The American Civil Liberties Union would be onboard with such a fight. Fort Lauderdale attorney Barry Butin, head of the ACLU's Broward branch, says the statistics about the number of citations handed out to African-Americans spell out a constitutional violation. "Police officers are supposed to base stops on reasonable suspicion that a crime is being committed, not based on the color of someone's skin."
Butin, like Muhammad, says the next step is rounding up enough plaintiffs. "It's a factual situation where you have to prove in court constitutional violations, and you need plaintiffs for that," Butin says. "Some people that are subject to this might just leave it for another day or not want to sign their name on a lawsuit against police. What we would be looking for now are people willing to go all the way with this."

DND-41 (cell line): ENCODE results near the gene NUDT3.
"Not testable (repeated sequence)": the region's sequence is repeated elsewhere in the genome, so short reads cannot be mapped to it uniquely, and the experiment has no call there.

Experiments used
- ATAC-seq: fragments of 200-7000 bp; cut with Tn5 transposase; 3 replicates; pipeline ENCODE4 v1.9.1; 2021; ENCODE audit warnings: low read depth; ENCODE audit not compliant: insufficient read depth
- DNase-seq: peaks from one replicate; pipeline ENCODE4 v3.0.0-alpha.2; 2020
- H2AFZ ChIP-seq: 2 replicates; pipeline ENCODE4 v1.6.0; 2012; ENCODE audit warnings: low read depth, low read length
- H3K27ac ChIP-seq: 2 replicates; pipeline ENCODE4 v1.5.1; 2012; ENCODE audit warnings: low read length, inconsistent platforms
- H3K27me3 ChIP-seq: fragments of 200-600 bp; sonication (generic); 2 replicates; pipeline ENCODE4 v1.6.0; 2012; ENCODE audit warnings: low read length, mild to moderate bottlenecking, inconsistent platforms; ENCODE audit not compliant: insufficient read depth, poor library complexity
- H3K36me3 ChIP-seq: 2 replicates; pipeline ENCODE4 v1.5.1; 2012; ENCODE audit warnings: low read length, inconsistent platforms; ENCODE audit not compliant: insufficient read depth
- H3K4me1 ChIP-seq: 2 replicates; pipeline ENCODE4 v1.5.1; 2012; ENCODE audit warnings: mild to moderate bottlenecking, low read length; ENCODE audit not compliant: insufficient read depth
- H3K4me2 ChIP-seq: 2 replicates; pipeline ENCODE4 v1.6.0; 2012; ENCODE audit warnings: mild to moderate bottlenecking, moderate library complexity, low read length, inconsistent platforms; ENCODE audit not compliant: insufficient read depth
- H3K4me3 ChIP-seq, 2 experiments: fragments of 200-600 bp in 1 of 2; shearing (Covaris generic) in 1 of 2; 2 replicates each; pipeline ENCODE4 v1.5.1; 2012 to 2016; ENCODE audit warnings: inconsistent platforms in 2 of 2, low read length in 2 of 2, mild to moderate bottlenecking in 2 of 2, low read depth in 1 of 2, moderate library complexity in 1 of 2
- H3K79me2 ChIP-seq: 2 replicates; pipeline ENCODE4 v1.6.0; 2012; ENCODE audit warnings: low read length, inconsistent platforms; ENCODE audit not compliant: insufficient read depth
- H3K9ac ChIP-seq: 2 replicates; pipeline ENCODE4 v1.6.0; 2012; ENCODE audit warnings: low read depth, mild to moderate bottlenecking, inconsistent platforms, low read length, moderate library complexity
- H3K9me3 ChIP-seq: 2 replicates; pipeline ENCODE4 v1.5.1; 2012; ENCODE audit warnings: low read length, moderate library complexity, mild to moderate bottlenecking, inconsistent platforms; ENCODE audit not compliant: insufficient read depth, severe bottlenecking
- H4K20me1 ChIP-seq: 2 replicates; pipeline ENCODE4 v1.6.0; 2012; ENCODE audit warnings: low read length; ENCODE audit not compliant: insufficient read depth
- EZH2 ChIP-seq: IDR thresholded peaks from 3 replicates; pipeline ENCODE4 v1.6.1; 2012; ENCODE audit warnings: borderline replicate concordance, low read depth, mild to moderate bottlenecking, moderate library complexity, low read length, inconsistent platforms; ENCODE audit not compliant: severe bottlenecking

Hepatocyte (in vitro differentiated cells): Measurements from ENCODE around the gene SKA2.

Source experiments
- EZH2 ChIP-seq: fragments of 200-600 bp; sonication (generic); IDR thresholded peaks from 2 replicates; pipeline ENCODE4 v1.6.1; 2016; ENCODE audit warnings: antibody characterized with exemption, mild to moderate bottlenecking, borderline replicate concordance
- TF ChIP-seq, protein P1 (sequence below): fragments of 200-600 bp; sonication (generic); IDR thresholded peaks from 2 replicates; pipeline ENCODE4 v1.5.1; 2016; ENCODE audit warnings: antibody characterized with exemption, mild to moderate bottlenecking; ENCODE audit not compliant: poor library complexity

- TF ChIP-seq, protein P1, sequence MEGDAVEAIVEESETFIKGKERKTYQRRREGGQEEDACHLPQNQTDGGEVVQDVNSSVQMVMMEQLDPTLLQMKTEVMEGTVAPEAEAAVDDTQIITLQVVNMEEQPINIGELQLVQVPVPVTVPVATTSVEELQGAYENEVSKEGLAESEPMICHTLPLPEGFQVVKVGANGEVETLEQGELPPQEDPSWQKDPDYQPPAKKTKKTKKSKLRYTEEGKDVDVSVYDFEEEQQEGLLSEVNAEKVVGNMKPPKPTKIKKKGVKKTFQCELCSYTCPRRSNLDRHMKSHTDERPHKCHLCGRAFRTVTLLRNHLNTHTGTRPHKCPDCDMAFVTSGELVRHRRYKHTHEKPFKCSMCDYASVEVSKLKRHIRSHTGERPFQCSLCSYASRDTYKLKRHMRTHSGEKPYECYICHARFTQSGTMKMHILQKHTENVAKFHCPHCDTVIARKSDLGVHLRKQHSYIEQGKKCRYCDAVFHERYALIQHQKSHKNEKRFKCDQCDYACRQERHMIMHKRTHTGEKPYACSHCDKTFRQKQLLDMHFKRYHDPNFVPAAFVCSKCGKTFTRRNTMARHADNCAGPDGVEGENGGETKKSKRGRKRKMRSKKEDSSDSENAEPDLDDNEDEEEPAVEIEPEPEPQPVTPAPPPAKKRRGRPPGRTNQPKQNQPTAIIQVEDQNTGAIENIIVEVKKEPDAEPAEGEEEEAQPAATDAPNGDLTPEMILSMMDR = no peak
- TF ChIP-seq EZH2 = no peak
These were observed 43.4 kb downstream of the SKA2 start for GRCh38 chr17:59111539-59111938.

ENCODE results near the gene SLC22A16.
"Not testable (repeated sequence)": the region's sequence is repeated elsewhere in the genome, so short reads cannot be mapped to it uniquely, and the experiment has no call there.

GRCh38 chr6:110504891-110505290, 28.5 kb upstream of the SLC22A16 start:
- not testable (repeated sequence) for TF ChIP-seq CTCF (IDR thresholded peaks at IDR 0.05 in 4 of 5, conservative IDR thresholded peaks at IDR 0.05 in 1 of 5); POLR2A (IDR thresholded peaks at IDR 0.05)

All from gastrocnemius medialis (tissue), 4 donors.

Finkelstein's office is taking a small-scale approach: going case by case, bringing up the uneven enforcement statistics as a defense for any of his clients whose arrest began with a bike stop. The police, he bellows, are using the bike ordinance "as a ruse, a subterfuge, a pretext in order to question them and search them," he says. "This biking law was created for no other reason than to stop people."
For his part, Adderley seems to already be anticipating a courtroom tussle. "Our job is to enforce the law," he says. "We don't determine who is the person who's in violation."
But he concedes that he would stop using it if ordered by the courts. "If a judge says we can't use the ordinance, we won't."